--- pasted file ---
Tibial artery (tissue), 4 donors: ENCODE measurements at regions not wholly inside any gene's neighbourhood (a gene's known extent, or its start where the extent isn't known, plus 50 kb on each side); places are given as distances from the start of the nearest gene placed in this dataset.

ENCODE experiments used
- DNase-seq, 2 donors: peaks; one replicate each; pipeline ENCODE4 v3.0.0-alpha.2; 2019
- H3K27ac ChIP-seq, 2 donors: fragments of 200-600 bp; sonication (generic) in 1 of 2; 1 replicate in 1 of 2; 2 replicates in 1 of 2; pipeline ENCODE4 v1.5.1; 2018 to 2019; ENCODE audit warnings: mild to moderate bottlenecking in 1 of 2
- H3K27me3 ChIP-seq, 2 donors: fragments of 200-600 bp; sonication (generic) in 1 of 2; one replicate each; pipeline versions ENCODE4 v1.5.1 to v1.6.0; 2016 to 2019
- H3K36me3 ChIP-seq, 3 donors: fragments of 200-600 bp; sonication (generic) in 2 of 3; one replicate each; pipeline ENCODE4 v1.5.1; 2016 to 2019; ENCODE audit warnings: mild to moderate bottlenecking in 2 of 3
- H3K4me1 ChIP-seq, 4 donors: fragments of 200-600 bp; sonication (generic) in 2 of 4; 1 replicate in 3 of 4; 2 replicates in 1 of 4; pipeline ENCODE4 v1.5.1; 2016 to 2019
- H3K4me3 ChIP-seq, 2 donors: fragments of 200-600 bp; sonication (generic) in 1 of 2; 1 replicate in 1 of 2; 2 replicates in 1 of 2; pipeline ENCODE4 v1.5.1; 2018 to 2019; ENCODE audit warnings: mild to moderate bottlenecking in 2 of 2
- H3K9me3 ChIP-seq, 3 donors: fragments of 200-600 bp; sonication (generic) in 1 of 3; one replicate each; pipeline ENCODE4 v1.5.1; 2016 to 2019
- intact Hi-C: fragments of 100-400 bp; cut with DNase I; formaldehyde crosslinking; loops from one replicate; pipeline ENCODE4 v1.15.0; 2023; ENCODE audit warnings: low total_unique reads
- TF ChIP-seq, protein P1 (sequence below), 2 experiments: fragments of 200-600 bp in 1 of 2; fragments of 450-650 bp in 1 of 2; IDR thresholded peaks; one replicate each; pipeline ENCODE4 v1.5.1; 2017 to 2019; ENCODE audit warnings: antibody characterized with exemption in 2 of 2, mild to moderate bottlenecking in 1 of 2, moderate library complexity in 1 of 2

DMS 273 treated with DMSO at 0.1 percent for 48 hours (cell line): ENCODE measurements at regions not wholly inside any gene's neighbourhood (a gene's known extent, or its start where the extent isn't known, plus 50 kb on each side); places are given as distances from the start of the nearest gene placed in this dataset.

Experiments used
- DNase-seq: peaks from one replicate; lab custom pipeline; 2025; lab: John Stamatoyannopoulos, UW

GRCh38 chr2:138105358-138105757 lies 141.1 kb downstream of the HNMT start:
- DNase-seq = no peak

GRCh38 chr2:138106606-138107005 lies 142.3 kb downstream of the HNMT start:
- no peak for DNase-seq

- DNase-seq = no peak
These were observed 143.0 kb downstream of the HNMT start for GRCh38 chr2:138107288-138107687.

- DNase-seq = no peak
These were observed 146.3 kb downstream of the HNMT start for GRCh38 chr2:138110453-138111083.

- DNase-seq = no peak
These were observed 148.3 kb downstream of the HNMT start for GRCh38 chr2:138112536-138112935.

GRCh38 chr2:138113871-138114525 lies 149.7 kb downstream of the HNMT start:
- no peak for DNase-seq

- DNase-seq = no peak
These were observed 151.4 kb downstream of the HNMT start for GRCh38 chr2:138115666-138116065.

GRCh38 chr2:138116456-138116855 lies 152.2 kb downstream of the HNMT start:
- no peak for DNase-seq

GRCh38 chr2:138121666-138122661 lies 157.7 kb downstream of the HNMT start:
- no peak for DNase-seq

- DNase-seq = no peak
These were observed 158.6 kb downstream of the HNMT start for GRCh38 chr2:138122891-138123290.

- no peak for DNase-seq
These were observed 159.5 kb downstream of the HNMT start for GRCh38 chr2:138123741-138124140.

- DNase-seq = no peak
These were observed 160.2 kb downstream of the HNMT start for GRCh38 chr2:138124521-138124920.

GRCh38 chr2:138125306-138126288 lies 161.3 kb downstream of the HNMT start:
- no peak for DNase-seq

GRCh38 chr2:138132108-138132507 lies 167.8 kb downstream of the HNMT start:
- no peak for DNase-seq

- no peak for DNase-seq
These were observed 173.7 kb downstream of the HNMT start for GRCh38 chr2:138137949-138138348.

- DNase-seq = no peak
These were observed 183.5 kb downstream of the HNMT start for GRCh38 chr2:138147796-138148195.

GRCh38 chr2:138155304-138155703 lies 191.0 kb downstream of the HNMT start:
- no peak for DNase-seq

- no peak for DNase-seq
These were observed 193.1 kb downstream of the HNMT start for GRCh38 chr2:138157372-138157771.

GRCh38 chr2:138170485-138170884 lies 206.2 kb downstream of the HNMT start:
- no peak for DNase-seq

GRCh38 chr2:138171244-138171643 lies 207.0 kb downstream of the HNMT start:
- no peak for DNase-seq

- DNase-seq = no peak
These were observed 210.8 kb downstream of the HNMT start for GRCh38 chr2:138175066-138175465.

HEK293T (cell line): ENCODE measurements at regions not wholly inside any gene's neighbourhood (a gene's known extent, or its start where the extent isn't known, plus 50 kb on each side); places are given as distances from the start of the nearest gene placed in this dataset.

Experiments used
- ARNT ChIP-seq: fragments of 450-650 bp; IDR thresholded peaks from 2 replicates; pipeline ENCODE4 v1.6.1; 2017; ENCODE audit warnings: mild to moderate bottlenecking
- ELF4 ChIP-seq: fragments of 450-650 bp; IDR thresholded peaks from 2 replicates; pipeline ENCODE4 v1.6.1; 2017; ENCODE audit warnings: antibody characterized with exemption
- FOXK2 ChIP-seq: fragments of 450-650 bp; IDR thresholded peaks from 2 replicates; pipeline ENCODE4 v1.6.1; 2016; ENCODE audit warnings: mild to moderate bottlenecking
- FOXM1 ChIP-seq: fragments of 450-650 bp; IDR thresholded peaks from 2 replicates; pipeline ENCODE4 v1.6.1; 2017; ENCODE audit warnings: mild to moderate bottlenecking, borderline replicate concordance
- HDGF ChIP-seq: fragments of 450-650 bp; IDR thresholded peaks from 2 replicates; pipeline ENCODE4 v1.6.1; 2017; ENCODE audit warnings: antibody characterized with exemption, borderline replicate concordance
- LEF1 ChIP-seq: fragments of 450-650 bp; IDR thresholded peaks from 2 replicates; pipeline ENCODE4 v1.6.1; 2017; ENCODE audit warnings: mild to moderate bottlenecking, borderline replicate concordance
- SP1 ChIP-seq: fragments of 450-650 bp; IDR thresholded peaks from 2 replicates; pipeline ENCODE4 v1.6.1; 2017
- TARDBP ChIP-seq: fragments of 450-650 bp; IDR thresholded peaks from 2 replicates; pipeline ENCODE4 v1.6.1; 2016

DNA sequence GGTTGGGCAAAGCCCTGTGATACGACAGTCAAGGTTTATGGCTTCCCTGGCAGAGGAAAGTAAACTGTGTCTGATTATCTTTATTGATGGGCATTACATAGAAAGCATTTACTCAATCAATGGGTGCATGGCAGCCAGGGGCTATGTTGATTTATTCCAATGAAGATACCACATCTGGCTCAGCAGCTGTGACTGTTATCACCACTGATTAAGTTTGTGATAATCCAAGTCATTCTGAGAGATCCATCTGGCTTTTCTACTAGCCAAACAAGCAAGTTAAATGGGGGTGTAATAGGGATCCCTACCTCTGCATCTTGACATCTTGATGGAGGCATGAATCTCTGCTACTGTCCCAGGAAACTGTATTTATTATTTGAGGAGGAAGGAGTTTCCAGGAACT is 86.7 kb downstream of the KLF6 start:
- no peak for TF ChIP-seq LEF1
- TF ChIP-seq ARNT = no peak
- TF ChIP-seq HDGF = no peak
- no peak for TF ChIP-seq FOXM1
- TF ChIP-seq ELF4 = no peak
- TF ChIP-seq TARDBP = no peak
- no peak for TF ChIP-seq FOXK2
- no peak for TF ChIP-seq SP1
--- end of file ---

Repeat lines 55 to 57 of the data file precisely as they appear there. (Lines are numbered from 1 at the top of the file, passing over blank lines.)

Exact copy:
- DNase-seq = no peak
These were observed 210.8 kb downstream of the HNMT start for GRCh38 chr2:138175066-138175465.

HEK293T (cell line): ENCODE measurements at regions not wholly inside any gene's neighbourhood (a gene's known extent, or its start where the extent isn't known, plus 50 kb on each side); places are given as distances from the start of the nearest gene placed in this dataset.